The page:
Harriet was very young when she was sexually abused by her uncle, Oscar Smith, and his friend Ben McDonald. Because she was so young, her memories of that time are patchy. She remembers some things in vivid detail – ‘I can tell you what the bed looked like, I can tell you where it was, how the room was laid out, how the whole floor plan of the house was laid out in that place’ – but Harriet can’t recall many details of the abuse itself.
At first, Harriet’s parents had no idea the abuse was happening. Caught up in their own problems, they separated in the early 1960s when Harriet was seven. Left to raise the children on her own, Harriet’s mother was soon overwhelmed, so Harriet and her siblings were made wards of the state and put into foster care in a nearby home in regional New South Wales.
In foster care Harriet was free from Smith and McDonald, and suffered no sexual abuse. Harriet remained a ward of the state for the rest of her childhood, but after a short stay in foster care she was sent back to her mother. Almost immediately, Smith and McDonald began abusing her again.
One day the police got involved. Harriet remembers a tall policeman ‘standing in a doorway’ and a nurse examining her. After that, Smith and McDonald went away. At the time Harriet knew something was happening but she didn’t understand it.
Decades later Harriet tracked down a relative who helped her to fill in the gaps and build a fuller picture of what had happened. Her mother had ‘found some underwear or something’ and realised that Harriet was being abused. She reported McDonald to police, and he was convicted and sentenced to 20 years' jail. Harriet’s uncle, Oscar Smith, was not reported to police, but he left and Harriet never saw him again.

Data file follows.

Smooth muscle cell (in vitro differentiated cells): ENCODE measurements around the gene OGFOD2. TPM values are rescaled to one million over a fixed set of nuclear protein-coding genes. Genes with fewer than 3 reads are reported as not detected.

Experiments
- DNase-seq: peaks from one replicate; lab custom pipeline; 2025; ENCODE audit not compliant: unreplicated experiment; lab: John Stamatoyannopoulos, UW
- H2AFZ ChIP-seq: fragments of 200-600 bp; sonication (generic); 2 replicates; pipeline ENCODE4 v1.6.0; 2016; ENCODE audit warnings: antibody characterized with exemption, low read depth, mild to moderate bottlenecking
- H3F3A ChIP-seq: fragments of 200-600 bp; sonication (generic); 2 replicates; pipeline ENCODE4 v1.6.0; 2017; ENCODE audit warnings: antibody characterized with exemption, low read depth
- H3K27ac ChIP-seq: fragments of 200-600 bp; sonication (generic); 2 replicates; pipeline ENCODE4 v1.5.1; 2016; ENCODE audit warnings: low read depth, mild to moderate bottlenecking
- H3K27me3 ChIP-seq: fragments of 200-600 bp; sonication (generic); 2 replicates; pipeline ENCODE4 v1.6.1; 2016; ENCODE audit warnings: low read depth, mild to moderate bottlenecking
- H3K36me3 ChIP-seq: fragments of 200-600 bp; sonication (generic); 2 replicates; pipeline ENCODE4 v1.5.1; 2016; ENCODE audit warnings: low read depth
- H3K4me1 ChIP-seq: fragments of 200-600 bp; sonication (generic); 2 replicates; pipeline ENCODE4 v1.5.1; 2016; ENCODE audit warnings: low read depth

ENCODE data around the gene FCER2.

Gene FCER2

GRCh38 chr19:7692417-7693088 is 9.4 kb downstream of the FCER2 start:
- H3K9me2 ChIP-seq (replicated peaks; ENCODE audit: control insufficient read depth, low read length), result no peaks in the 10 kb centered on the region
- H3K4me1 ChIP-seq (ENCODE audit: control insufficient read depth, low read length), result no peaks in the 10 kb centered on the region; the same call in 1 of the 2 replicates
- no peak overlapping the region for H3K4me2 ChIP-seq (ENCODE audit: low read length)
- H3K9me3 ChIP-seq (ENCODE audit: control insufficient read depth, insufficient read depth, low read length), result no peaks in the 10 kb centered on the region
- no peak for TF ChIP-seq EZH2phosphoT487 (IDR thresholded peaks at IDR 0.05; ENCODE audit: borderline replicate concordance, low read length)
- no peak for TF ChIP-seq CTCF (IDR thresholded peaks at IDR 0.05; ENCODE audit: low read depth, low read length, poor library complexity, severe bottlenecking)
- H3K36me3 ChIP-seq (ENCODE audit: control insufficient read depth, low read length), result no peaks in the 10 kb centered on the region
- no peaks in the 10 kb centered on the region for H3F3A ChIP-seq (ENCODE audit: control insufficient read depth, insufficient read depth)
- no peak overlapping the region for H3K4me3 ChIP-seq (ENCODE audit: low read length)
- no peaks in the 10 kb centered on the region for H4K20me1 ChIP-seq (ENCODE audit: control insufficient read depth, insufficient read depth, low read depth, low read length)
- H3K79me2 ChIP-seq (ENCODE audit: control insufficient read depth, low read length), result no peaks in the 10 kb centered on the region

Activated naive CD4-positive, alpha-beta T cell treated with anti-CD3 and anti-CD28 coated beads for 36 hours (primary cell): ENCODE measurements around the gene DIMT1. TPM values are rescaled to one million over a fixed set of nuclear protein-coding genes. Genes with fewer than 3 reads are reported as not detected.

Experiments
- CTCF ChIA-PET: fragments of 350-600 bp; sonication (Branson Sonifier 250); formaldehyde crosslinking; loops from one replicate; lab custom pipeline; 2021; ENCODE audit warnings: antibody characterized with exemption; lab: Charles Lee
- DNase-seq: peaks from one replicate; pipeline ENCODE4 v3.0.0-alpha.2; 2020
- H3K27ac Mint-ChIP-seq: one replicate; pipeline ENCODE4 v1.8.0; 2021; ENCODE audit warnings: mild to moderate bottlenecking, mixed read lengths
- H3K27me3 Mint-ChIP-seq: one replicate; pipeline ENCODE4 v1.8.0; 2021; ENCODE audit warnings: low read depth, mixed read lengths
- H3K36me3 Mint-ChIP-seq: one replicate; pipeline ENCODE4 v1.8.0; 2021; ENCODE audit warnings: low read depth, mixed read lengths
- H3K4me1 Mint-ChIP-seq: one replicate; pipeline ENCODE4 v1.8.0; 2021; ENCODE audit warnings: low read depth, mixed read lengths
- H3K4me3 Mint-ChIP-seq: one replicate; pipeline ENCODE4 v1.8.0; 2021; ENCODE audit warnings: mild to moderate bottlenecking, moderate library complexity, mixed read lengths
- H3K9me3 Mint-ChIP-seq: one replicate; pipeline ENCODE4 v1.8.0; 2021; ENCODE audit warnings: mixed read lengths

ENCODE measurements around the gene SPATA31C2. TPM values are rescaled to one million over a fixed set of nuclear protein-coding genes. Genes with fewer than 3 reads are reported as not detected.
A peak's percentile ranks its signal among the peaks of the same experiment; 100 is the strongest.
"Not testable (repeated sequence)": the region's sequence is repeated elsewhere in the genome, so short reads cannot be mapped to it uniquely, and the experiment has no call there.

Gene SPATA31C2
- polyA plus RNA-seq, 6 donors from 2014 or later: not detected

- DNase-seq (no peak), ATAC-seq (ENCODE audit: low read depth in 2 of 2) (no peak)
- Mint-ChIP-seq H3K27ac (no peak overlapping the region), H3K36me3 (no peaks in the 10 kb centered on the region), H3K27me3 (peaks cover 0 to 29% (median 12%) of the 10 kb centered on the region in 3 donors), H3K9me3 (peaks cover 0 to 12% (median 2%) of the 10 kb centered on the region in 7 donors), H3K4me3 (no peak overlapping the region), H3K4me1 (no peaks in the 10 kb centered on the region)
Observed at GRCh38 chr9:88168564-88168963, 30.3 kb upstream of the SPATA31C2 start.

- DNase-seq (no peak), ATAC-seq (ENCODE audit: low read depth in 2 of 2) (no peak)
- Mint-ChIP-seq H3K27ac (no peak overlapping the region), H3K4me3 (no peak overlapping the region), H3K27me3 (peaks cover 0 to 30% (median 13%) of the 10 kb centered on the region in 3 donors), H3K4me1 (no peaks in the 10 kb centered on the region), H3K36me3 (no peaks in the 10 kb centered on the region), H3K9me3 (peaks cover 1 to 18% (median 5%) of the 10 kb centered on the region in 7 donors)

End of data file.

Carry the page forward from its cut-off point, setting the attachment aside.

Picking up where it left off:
As Harriet grew older she came to believe more and more that she had somehow caused or attracted the abuse – ‘something I was doing was wrong’. This feeling was reinforced when, at age 14, she got a job at a shop and ended up being sexually abused by her boss multiple times.
Eventually Harriet just ‘had enough’ and tried to kill herself. ‘And I remember my mother telling me later they said to make arrangements, I wasn’t coming back, because they had to start my heart twice.’
Soon after that she decided to get out of town. She went away to a training college and then to work. She married young and had several kids, but not as many as she would have liked. In her late 20s she had to have a hysterectomy. ‘And I often wonder if it’s related back [to the abuse]. But it’s not something you sort of say to your GP.’
In addition to these physical problems, Harriet also struggled emotionally when it came to sexual intimacy.
‘Not just the trust thing – I don’t know if it’s just me or others feel the same, the sexual side of it too. To me, they might just say something or do something that’s meaningless to anyone else, but it’s something that jogs your memory and then you just go cold.’
Harriet’s marriage ended in divorce. Still, her children and grandchildren are all doing well. Harriet has never told them about the abuse – aside from the Royal Commission and one friend, she’s never told anyone. This is partly because she still doesn’t understand much of what happened to her.
‘I was hoping there was some way I could find out, like I said, what actually happened. I know that sounds a bit horrible but I was a young child … was it full penetration or was it not?
'I don’t know that, and I supposed for closure for myself I needed to find out if there was some way I could find that out, from documents or whatever … I supposed I was after answers, and I thought of writing like a small diary about it all, so that when I’m not here, the children might understand.’